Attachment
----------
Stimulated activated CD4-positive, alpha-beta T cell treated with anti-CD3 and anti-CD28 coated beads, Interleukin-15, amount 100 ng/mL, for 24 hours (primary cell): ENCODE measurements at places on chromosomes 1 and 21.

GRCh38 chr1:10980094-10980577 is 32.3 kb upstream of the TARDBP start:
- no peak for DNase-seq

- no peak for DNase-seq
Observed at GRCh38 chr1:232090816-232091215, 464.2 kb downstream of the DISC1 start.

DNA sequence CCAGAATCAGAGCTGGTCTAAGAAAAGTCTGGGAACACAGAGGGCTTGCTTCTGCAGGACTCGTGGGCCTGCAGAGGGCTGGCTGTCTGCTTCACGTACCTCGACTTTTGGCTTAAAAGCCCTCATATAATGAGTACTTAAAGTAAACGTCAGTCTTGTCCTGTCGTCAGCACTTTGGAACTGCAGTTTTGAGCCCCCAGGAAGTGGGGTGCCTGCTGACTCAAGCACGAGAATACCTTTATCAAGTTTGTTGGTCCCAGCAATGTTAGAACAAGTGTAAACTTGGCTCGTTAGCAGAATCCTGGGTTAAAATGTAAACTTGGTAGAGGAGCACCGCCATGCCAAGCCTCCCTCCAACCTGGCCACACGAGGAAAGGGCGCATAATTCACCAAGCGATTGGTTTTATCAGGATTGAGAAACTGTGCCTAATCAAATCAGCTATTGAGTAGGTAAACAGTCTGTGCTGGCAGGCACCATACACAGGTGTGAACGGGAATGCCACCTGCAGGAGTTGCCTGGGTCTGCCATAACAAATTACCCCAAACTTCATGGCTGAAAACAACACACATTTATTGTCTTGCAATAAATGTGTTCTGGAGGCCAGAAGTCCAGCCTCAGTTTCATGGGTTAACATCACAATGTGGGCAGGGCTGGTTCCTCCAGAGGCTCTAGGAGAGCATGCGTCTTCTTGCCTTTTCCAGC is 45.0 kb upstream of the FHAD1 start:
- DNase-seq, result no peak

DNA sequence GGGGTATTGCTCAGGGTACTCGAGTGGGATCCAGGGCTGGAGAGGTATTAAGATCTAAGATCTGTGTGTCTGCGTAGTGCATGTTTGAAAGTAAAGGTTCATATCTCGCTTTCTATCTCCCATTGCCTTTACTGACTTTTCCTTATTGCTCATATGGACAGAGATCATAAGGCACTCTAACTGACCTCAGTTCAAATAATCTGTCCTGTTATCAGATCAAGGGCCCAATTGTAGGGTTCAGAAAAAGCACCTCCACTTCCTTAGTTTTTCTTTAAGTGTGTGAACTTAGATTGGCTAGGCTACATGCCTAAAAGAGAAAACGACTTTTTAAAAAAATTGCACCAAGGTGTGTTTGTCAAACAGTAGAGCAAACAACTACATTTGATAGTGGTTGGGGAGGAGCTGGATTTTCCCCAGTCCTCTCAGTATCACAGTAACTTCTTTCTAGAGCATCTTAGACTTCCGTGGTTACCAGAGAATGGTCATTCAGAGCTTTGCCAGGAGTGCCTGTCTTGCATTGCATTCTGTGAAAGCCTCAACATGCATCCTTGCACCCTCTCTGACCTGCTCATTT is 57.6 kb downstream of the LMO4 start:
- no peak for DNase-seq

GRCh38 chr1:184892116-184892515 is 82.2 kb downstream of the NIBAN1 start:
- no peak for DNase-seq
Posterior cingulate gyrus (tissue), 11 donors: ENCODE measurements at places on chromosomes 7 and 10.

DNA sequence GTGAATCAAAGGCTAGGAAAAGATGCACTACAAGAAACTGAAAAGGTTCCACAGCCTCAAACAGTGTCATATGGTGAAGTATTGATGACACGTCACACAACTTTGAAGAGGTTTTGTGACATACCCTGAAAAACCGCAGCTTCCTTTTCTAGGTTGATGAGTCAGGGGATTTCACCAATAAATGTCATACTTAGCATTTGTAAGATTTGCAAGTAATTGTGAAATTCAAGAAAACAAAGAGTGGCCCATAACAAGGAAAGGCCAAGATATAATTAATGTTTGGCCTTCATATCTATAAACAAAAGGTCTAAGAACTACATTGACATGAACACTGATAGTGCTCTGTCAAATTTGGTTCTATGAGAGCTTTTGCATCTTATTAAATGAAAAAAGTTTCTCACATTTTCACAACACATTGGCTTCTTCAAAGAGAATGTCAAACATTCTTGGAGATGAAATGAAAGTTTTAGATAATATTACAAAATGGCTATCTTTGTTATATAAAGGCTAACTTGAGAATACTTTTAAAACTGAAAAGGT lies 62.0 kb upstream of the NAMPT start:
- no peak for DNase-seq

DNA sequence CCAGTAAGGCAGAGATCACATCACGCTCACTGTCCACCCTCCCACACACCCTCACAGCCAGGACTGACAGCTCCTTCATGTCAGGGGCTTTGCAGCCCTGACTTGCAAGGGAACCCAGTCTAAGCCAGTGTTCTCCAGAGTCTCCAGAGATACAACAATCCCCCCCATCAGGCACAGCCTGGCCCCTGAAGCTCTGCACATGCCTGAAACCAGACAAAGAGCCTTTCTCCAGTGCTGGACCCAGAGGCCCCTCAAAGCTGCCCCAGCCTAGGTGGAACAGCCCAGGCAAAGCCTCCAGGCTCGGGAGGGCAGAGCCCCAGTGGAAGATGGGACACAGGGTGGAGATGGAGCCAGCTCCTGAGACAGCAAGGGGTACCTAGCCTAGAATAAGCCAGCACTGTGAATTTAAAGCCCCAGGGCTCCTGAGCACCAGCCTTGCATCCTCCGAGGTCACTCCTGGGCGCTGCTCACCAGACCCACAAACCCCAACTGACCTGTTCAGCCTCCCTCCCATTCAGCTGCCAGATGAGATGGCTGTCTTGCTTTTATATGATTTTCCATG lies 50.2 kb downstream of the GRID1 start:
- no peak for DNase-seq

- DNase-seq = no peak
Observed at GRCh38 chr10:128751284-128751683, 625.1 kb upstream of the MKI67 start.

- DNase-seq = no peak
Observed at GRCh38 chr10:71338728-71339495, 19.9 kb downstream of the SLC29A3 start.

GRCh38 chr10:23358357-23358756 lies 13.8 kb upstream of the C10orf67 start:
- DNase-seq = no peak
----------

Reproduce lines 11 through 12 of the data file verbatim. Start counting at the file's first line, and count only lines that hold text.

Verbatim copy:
- no peak for DNase-seq
Posterior cingulate gyrus (tissue), 11 donors: ENCODE measurements at places on chromosomes 7 and 10.